The landed in my inbox this morning:
In a famous Leadership IQ study, we surveyed 48,012 CEOs, Managers & Employees about their performance appraisals. Here’s the shocking results: Only 13% of Managers & Employees thought their performance appraisals were effective. And only 6% of CEOs thought their appraisals were effective. We also discovered that only 14% of employees say their performance appraisal conversation offered meaningful and relevant feedback.
Actually, I’m not shocked by these results. Not even surprised.
What is shocking is that many organization continue to add layers of process, systems, and training, in an effort to make a fundamentally broken concept work.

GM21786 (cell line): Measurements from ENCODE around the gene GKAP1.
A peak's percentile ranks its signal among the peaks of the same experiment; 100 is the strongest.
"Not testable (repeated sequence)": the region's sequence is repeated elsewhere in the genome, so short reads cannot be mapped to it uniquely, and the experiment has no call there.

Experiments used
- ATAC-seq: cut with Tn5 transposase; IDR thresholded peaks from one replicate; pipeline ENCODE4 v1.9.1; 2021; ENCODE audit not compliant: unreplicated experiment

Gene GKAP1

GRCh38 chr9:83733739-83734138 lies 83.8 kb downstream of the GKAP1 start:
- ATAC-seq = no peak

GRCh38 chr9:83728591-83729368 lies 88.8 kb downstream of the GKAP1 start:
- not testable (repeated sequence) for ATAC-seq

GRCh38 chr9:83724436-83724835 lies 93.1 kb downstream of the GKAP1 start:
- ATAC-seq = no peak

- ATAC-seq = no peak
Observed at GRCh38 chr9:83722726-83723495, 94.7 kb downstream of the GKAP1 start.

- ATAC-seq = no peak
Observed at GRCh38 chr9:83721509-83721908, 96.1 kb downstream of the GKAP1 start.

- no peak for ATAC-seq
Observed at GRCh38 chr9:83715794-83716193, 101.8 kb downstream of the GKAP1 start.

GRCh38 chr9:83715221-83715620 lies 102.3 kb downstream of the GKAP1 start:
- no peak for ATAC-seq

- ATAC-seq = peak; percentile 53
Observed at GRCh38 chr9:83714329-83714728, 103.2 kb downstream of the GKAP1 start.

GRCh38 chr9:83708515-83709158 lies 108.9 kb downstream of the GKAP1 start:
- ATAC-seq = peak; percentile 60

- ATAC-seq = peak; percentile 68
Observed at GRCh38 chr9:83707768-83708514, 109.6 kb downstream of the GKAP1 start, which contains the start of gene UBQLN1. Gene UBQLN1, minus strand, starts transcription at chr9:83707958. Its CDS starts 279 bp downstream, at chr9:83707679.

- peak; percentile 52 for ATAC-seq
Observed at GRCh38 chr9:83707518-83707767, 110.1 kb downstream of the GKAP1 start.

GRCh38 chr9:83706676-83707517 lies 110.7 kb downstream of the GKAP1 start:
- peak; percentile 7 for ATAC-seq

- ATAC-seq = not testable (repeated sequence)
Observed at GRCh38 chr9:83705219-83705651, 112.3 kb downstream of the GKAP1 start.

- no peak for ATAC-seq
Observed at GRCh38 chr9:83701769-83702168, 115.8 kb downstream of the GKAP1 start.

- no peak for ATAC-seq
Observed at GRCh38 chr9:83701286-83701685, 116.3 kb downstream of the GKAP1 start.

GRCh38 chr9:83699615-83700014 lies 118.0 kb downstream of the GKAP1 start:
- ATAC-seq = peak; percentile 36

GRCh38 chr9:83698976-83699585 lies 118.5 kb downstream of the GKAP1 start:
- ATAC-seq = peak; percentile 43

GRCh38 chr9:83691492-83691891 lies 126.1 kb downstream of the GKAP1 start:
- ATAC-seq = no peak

I’m not saying we don’t need feedback. We do need information about results and behavior. That information needs to be relevant, timely, and actionable. For ideas on how to make feedback useful look here.
I’m not saying that we don’t need to have conversations about performance.
I’m not saying managers don’t need to make decisions about whether a person’s performance matches the needs of the job.
But the typical performance appraisal process fails to give useful feedback, fails to promote meaningful conversation, and seldom leads to decisions about fit for job.